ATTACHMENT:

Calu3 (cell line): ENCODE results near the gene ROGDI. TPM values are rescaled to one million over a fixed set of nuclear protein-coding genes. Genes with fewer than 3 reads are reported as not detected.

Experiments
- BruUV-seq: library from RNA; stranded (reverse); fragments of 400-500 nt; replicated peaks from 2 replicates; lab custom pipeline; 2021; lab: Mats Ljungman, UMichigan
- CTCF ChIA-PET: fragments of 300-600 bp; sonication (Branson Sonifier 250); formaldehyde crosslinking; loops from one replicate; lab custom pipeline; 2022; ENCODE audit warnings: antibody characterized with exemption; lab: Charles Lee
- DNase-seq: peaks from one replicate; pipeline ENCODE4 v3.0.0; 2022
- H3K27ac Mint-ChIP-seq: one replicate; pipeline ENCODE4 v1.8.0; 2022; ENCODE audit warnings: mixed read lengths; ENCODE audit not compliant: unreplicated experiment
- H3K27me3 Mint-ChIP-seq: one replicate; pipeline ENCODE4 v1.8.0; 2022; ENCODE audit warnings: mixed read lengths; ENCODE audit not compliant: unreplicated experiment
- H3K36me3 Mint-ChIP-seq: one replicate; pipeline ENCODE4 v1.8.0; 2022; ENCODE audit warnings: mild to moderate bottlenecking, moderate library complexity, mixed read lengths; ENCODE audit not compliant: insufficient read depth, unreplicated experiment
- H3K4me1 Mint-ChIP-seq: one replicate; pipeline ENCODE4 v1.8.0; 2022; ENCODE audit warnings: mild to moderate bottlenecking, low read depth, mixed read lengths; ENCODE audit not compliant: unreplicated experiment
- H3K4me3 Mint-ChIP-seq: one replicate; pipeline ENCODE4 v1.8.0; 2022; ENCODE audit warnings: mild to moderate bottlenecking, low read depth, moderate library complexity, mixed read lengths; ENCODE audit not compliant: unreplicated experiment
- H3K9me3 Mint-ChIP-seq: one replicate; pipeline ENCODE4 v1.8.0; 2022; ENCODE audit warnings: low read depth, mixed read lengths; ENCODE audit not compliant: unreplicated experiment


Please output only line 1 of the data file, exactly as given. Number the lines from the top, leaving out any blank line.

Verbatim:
Calu3 (cell line): ENCODE results near the gene ROGDI. TPM values are rescaled to one million over a fixed set of nuclear protein-coding genes. Genes with fewer than 3 reads are reported as not detected.